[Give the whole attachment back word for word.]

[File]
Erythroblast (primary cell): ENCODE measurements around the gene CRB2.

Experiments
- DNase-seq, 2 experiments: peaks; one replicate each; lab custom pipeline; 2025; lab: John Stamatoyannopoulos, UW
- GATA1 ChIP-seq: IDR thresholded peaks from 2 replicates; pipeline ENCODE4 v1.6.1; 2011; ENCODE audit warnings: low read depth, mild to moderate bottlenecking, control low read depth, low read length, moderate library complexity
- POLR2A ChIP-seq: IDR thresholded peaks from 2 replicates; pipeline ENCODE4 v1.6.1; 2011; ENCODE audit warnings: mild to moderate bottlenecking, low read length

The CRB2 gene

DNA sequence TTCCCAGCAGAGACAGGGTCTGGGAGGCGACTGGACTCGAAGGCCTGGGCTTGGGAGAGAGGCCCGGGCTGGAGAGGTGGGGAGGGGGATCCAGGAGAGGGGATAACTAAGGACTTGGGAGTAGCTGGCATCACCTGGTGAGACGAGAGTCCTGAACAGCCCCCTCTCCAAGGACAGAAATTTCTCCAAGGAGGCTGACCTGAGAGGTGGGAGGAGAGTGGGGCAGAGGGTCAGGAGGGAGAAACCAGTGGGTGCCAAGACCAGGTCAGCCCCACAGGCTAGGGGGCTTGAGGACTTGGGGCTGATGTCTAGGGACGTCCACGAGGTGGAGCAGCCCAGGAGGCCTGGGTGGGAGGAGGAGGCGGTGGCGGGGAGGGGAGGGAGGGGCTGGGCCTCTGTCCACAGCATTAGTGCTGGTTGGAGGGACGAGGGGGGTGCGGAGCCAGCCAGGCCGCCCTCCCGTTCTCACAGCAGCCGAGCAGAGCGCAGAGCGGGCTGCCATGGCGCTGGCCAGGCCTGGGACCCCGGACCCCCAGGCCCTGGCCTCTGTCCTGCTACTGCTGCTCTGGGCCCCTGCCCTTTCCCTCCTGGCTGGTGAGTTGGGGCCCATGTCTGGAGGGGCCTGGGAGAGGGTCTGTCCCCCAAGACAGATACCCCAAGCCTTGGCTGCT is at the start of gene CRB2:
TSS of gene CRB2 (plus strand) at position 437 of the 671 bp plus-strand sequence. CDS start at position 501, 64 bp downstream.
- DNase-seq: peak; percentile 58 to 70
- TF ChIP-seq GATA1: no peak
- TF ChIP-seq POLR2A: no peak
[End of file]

Erythroblast (primary cell): ENCODE measurements around the gene CRB2.

Experiments
- DNase-seq, 2 experiments: peaks; one replicate each; lab custom pipeline; 2025; lab: John Stamatoyannopoulos, UW
- GATA1 ChIP-seq: IDR thresholded peaks from 2 replicates; pipeline ENCODE4 v1.6.1; 2011; ENCODE audit warnings: low read depth, mild to moderate bottlenecking, control low read depth, low read length, moderate library complexity
- POLR2A ChIP-seq: IDR thresholded peaks from 2 replicates; pipeline ENCODE4 v1.6.1; 2011; ENCODE audit warnings: mild to moderate bottlenecking, low read length

The CRB2 gene

DNA sequence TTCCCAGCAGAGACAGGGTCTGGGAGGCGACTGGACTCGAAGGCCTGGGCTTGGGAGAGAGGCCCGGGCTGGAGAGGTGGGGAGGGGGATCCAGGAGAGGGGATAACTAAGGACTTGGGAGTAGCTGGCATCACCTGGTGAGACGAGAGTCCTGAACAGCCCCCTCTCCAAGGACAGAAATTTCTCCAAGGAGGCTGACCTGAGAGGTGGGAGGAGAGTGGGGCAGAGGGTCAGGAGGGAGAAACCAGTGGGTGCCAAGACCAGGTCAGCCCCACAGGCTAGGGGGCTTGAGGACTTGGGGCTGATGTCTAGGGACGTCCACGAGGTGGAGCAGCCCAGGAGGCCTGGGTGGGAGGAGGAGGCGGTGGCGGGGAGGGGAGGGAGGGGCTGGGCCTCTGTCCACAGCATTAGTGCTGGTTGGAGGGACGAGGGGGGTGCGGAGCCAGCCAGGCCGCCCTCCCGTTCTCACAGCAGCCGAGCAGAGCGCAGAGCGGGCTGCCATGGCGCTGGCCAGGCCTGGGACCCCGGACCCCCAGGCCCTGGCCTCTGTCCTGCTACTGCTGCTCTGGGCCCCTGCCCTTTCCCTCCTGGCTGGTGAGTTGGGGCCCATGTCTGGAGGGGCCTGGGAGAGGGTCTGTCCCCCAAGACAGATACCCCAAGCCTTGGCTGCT is at the start of gene CRB2:
TSS of gene CRB2 (plus strand) at position 437 of the 671 bp plus-strand sequence. CDS start at position 501, 64 bp downstream.
- DNase-seq: peak; percentile 58 to 70
- TF ChIP-seq GATA1: no peak
- TF ChIP-seq POLR2A: no peak